Return of the Dapper Men, by Jim McCann and Janet Lee, was originally published by Archaia in 2010, and McCann and Lee acquired the rights from them to the book in 2014. The whimsical story of a boy, a robot girl and the Dapper Man known as 41 won the Eisner Award for “Best Graphic Album: New” (tying with Daniel Clowes’ Wilson) in 2011.

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Smash Pages Q&A: Alex Robinson on Top Shelf’s ‘Our Expanding Universe’

cvrThis week marks the release of Alex Robinson’s Our Expanding Universe. The master cartoonist behind Box Office Poison, Tricked, and Too Cool to Be Forgottenis back! Our Expanding Universe, the new graphic novel from Alex Robinson, is available now. Click here for a preview by Top Shelf, to mark the release I interviewed him.

Tim O’Shea: Box Office Poison is a classic; that being said do you ever tire of people measuring your work against BOP.

Alex Robinson: I’ve come to accept the fact that if anything is going to be on my tombstone it will be that book. Of course it’s a mixed bag having your oldest work be the one people are most familiar with but I’m going with the more positive interpretation that I’m fortunate that something I created stuck a chord with readers.

In many ways it feels like Box Office Poison was done by a different guy, which, in a way, it was since it’s been 15 years since I completed it. When I look at it now one thing I appreciate is my enthusiasm. It was like I said “I finally got a comic book of my very own and this might be my only shot at it so I’m going to squeeze in as much stuff and try as many storytelling tricks as I can.” I’m amazed at the ambitiousness of it but I guess that’s the nature of being young.

What inspired the development of Our Expanding Universe?

The new book is about three guys and how various adult concerns–whether to have children, being in long term relationships (or being an adult who is very much not in a relationship), etc–affect their friendship. It’s not autobiography but it’s definitely inspired by events in my own life, much in the same way Box Office Poison was inspired by stuff I was going through when I was in my 20s.

Prior to this I’d been working on a few projects that, for various reasons, didn’t work out so my confidence was a little rattled. I was really wrestling with what to do next–I even briefly entertained the idea of putting comics aside and writing a proper novel–when the story pretty much came to me fully formed. I remember because I was walking my dog and rushed home to write down the ideas before they disappeared into the ether.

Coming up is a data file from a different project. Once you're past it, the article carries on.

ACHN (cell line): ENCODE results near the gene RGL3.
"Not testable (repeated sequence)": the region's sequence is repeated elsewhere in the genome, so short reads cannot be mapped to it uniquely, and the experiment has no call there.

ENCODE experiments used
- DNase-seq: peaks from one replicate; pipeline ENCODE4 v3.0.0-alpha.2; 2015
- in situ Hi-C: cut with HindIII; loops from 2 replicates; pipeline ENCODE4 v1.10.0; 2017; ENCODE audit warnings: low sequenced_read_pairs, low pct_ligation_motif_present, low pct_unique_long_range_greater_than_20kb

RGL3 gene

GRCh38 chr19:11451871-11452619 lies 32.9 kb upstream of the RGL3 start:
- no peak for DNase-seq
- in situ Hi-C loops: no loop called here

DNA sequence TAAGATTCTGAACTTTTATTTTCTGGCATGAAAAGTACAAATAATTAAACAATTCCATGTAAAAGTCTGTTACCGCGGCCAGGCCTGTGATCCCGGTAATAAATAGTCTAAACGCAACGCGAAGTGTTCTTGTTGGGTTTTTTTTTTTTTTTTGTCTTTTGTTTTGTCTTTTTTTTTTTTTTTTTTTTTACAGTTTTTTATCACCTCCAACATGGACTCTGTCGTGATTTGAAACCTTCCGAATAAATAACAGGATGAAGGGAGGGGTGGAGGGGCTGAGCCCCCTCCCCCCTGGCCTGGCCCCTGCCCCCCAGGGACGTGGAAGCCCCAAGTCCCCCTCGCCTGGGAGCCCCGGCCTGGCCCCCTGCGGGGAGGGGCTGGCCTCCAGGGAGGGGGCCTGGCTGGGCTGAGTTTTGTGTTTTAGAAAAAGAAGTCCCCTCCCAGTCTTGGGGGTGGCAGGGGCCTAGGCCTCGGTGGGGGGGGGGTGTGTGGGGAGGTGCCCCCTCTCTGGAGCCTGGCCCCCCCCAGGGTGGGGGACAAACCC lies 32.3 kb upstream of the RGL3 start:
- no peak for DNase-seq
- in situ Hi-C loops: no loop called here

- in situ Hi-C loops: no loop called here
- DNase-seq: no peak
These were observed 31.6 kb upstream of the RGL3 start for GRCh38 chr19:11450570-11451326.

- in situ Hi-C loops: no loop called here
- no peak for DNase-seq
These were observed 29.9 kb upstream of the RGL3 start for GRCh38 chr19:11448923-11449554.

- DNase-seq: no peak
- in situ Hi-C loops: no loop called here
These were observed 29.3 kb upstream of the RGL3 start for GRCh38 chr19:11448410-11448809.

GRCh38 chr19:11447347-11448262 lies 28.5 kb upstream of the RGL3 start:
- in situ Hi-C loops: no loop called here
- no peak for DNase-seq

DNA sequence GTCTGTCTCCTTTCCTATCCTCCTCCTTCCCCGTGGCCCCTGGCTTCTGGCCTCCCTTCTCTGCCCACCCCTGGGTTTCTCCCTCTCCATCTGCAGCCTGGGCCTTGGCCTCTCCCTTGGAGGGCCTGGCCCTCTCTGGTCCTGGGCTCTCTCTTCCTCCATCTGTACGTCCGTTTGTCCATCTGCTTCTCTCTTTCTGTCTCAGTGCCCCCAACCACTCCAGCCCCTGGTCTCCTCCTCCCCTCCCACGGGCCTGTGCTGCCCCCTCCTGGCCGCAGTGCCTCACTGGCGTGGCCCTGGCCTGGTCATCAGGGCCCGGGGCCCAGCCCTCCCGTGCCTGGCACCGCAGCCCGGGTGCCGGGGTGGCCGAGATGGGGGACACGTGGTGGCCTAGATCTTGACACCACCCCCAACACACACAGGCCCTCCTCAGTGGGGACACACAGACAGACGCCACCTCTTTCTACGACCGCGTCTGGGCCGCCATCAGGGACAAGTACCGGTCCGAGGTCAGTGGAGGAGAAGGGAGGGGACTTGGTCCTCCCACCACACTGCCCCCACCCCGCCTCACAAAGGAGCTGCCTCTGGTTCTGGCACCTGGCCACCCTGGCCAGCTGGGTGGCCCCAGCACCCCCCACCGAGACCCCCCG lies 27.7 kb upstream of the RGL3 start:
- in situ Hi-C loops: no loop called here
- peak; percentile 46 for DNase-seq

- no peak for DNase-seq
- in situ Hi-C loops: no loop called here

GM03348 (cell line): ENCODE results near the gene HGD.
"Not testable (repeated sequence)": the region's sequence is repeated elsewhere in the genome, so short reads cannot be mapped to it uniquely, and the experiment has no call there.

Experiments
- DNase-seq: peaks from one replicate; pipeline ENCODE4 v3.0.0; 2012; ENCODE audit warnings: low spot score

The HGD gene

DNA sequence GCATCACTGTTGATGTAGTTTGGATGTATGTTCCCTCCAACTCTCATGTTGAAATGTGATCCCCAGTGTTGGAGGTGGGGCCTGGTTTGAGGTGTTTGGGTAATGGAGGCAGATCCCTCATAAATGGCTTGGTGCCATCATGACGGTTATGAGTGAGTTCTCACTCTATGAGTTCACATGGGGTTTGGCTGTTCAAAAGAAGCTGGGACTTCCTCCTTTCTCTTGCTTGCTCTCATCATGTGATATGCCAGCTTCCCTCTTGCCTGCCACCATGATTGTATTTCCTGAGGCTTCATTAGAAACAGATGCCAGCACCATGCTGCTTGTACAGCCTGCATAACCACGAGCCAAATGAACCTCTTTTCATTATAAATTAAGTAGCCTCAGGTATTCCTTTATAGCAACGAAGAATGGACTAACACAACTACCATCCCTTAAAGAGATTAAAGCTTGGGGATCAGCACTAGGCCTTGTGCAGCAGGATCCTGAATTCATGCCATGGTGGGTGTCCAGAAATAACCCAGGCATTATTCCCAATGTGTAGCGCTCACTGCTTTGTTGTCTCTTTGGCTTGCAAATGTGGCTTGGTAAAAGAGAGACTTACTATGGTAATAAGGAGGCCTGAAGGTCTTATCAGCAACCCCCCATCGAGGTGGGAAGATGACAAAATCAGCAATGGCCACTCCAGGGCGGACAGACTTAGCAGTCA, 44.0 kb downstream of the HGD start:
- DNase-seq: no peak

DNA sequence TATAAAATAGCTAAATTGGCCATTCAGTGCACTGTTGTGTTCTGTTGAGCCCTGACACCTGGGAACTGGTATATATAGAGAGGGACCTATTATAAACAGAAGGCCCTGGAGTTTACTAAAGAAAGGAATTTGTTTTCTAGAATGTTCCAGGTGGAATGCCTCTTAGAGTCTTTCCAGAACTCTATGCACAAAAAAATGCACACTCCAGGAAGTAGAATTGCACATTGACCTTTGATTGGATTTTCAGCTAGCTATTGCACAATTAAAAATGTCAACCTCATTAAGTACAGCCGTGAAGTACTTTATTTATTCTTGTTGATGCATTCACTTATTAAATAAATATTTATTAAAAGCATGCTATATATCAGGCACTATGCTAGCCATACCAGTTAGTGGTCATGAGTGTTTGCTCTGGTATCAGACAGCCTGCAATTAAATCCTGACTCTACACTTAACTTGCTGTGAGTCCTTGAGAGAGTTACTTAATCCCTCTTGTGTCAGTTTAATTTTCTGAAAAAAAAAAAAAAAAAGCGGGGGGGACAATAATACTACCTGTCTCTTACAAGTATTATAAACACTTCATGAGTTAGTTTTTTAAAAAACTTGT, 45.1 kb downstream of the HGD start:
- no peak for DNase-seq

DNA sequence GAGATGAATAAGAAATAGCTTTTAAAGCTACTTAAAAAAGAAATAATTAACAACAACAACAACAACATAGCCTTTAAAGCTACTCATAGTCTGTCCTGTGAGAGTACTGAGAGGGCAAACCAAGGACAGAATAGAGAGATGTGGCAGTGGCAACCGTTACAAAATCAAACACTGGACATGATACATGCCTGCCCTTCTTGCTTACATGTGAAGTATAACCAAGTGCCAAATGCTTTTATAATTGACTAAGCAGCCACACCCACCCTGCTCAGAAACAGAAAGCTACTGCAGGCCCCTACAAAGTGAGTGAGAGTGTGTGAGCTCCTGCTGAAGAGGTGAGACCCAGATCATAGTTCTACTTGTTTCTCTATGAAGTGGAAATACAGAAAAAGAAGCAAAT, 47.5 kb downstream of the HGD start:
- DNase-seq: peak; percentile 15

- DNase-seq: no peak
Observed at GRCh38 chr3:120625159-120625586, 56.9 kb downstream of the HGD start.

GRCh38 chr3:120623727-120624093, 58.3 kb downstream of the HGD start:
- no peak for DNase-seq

Would you say dialogue is your greatest storytelling asset or is it something else?

It’s definitely one of the stronger tools in my box of comics tricks. I always say I think of myself as a writer who draws, as opposed to an artist who writes and characterization tends to drive the story (as it does in real life, I think). It’s something I’ve really been struggling with because the stuff I like to write–relationships, the give and take of conversation and so on–isn’t neccessarily the stuff I like to draw. If I had my druthers I’d be drawing stuff like my Lower Regions book: pretty lady barbarian fighting monsters, but when I’ve tried writing fantasy stories it’s never worked.

There are definitely some sections of the new book where I tried to accommodate both halves of my brain. I’m toying with the idea of radically our expanchanging my working method and going more “Marvel” style–plotting and drawing the book before I do the dialogue. We’ll see if I have the guts to go through with it or if the results are any good. Would a book not driven by dialogue still have that patented “Alex Robinson feeling?”

Who designed the great cover?

I kicked around some ideas with Chris Ross at Top Shelf. I think I gave him a crude rendering of what I had in mind and he spun it into gold. He did a great job with this and the new cover to Box Office Poison.

full uivDid you ever consider doing this book in full color?

It hadn’t really occurred to me, since I’ve always worked in black and white but you’re actually the second person to ask me that which makes me wonder if there’s been a shift in the industry. In olden times the economics made it pretty much impossible to do an indy color book but that seems to have changed. I can see I’m out of step with today’s comics industry–I still do all my books in old fashioned pen and ink on paper and I think in terms of graphic novels as opposed to the web comics the kids love. If it helps the next story I’m working on would be well-suited to color so maybe I’ll finally make the transition.

I’m not a good colorist but I do love seeing my stuff in color, particularly on a computer screen.

Seeing as you want to draw different material would you ever consider collaborating with someone else?

I’ve collaborated on short stories, usually with someone else writing and me drawing, but the idea of a more serious, long term commitment hasn’t really come up. For one thing, the money in comics is so bad that the idea of splitting what little you do get with someone becomes a practical concern. I also think I might just be too controlling and selfish to really make it viable. I think one of the big appeals of working in the comics medium, especially when I first started, was that one person really could do everything if they wanted or needed to. You could tell the story you wanted to tell and explore ideas you wanted to examine without having to run it by some boss. But who knows, if the right offer came along I would consider it.